In the present study, the data concerning the readings of BP of children at different age group are presented. The SBP and DBP measurements in our study according to age and sex, obtained by auscultation using the sphygmomanometer are comparable to studies done by Sharma et al. (5), Krishna et al. (8), Gupta et al. (14), and Rosner et al. (15).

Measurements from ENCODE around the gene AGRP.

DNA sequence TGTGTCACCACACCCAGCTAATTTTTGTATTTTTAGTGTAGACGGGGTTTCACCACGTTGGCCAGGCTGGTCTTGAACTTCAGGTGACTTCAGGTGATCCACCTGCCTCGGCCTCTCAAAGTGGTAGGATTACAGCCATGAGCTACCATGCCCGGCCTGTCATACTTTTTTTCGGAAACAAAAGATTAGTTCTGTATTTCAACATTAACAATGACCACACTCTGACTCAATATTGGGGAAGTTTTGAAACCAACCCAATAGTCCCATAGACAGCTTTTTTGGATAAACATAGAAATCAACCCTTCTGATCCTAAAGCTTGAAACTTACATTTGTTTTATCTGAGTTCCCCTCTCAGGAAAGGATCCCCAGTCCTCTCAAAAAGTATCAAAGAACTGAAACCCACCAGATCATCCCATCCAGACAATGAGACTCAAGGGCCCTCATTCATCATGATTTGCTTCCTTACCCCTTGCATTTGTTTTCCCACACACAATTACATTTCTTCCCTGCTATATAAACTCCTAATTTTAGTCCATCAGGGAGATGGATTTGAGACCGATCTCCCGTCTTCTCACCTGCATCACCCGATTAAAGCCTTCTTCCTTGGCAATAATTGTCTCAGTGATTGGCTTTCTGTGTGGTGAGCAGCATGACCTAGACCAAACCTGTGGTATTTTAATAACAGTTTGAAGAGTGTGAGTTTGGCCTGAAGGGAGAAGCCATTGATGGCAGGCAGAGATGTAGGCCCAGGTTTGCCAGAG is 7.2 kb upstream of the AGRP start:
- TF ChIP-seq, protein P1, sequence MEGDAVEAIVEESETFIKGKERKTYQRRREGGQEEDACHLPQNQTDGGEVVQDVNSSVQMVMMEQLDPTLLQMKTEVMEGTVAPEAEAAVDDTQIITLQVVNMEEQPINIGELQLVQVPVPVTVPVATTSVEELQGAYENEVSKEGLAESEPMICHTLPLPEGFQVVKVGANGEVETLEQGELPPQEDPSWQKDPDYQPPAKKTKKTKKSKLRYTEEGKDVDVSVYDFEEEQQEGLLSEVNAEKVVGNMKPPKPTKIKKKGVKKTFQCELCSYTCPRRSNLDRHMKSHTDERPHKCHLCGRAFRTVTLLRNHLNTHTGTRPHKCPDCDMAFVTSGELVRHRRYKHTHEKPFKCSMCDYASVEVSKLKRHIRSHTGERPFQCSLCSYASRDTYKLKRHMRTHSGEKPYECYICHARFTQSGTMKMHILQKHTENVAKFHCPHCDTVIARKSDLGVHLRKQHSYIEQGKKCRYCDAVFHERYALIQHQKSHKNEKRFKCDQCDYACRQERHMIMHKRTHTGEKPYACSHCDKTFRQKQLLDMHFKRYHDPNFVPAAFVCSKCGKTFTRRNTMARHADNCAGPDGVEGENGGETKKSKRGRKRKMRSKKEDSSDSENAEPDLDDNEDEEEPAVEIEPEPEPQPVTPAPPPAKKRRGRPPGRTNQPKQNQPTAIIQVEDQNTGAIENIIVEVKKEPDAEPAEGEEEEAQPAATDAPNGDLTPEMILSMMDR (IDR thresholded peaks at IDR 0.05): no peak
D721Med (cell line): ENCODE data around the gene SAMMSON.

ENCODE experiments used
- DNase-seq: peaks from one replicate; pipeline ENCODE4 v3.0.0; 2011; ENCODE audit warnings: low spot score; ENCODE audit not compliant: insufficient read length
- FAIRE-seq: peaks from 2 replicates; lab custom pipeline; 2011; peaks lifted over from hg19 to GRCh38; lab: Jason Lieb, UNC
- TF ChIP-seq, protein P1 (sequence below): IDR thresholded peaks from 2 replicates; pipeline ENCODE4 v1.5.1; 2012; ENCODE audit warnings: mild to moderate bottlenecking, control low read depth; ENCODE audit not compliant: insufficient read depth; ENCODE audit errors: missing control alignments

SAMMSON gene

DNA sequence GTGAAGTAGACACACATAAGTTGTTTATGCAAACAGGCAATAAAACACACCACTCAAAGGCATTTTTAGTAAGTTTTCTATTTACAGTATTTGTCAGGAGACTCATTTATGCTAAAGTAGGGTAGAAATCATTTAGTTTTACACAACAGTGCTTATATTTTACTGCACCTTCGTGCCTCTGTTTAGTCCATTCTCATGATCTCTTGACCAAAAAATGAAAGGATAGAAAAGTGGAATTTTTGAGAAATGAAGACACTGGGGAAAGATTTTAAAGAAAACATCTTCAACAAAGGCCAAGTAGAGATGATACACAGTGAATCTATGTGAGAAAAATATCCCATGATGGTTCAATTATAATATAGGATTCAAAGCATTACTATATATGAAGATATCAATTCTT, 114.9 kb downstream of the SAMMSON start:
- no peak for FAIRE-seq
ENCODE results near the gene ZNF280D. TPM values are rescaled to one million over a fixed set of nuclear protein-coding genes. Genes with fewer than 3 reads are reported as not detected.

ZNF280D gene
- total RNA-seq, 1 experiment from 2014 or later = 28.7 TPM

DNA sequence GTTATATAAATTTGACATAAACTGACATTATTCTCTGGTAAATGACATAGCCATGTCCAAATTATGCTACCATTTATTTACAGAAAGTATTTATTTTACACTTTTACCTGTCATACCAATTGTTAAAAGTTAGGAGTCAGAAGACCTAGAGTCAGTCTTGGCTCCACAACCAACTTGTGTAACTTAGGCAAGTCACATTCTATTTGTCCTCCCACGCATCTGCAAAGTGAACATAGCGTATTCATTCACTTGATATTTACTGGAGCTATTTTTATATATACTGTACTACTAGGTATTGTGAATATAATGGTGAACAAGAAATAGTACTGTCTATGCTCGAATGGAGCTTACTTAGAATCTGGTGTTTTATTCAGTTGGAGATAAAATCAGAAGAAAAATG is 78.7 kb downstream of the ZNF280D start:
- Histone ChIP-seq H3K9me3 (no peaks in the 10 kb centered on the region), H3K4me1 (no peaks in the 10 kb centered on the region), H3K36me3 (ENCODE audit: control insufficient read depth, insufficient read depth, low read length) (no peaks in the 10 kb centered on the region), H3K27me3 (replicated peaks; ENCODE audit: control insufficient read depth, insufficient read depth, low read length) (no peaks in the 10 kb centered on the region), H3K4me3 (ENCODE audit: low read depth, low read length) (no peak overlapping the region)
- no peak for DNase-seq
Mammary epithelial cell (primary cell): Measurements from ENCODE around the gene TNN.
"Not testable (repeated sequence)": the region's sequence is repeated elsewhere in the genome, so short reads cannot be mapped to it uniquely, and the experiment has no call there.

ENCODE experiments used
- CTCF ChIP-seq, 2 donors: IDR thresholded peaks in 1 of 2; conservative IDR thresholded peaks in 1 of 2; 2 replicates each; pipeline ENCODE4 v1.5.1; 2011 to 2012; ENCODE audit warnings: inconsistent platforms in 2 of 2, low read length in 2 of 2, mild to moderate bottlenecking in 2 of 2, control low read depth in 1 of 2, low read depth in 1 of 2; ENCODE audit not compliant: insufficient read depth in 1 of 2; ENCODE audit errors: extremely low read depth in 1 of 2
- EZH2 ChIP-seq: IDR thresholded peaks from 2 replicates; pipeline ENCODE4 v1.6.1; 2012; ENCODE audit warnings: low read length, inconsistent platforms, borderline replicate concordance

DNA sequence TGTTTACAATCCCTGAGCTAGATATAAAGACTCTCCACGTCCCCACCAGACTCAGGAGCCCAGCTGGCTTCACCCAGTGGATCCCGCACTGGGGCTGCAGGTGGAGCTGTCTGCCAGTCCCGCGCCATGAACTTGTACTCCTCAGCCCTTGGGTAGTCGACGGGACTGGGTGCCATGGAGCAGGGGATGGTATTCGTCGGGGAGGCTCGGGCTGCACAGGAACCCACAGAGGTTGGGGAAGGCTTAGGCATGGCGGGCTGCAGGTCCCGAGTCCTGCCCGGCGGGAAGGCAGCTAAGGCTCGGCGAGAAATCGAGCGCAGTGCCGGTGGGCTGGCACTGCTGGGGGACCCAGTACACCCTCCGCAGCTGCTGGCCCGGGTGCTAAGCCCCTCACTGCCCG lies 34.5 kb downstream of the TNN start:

In the present study, both SBP and DBP show a positive correlation with increase in age, consistent with the findings reported by several studies (5, 16–18). Male students had 1–2 mm of Hg of higher BP when compared with their female counterparts at all ages. This is similar to the average annual increase of 2 mm of Hg in boys and about 1 mm of Hg in girls reported by World Health Organization study group (18). Thus, it can be concluded that the males had slightly higher values of BP (1–2 mm of Hg) when compared to the females for that age. This could be explained because boys are heavier and taller when compared to females for that age which results in this observation. It was also observed from the results of mean SBP for different ages (in either sex) that there is not much increase (1–2 mm of Hg/year) in the SBP between age groups 6–10 years. But the rise is steeper (2–3 mm of Hg/year) during adolescence (>11 years) when compared with the rise of SBP between age group of 6–10 years. In the present study, there was a minimal increase of 4–5 mm of Hg in diastolic BP from age 6 to 10 years in both sexes. But diastolic BP showed a spurt from 11 years (adolescence) and it increased for 8–10 mm of Hg, which correlated with results obtained by Sharma et al. (5) and Krishna et al (8). The spurt in SBP and DBP may be possibly due to age related hormonal, physical, and psychological changes occurring in the body during puberty (>11 years). For DBP, a rising trend with age was also present, although this rise was much less marked than the SBP and this similar finding was reported in other studies (5, 18). Height is related to BP and is an independent variable for BP (2, 17). In our study, the mean SBP and DBP in both sexes increased 3–5 mm of Hg for every 10 cm increase in height, independent of age, and weight. It was also observed that mean SBP and DBP showed an increase of 3–4 mm of Hg up to an height of 130 cm in both sex and BP increment was more pronounced (4–5 mm of Hg) in students whose height was more than 130 cm (in either of sex). This probably could be explained as BP does not have a simple linear correlation with height as it is thought to be or other factors like hormonal, emotional factors can be credited for this observation. In our study, the relation of SBP and DBP with height was independent of age. Similar results were shown by various studies conducted till now (5, 8, 17, 19). Hence height has to be considered independent of age before classifying the child as pre-hypertensive/hypertensive, which means taller children are allowed higher normal BP when their height is taken into consideration than when age is used alone. On the other hand, shorter children and adolescents are identified as having high normal or mildly elevated BP when only age and sex derived data is used. Thus, the BP nomogram obtained according to height should is always recommended to be used in pediatric practice.